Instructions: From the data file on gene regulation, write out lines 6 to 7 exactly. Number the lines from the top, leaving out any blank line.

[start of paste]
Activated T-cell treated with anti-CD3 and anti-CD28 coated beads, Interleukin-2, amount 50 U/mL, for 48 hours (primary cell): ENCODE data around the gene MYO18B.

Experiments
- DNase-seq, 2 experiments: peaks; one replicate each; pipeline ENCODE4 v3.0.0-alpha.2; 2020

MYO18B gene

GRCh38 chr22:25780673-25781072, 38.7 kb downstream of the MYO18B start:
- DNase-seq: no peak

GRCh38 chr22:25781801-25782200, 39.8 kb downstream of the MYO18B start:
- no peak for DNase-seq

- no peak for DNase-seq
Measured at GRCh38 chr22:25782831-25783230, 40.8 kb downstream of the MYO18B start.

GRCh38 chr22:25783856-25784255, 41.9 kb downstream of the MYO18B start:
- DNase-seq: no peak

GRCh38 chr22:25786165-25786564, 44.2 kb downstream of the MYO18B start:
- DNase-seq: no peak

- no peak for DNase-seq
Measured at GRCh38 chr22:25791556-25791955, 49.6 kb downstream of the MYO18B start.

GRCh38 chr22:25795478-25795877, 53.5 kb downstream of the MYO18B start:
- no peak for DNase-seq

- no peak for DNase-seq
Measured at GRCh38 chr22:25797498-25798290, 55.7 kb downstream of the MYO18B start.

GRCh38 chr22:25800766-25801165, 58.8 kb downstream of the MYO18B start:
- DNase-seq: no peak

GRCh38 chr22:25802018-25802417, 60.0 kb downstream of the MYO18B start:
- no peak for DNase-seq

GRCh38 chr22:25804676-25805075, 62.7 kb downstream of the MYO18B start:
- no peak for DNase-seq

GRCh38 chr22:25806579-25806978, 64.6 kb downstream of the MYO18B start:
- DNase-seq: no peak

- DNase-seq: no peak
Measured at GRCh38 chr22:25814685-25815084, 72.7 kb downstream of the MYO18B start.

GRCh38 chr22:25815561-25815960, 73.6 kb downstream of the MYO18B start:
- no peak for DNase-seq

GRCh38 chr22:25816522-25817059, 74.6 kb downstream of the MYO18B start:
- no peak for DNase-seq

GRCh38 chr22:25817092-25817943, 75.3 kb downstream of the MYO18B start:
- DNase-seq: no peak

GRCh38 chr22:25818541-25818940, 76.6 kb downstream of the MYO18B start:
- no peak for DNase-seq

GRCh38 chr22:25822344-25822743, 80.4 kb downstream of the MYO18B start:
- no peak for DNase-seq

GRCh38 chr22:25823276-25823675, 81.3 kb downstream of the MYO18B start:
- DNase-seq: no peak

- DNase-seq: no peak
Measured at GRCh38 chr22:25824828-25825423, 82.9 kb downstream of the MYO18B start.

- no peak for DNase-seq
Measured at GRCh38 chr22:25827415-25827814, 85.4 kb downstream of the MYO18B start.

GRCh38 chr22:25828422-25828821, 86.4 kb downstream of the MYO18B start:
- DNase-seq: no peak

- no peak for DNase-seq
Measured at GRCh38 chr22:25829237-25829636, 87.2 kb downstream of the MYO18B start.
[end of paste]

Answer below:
- DNase-seq: no peak

GRCh38 chr22:25781801-25782200, 39.8 kb downstream of the MYO18B start: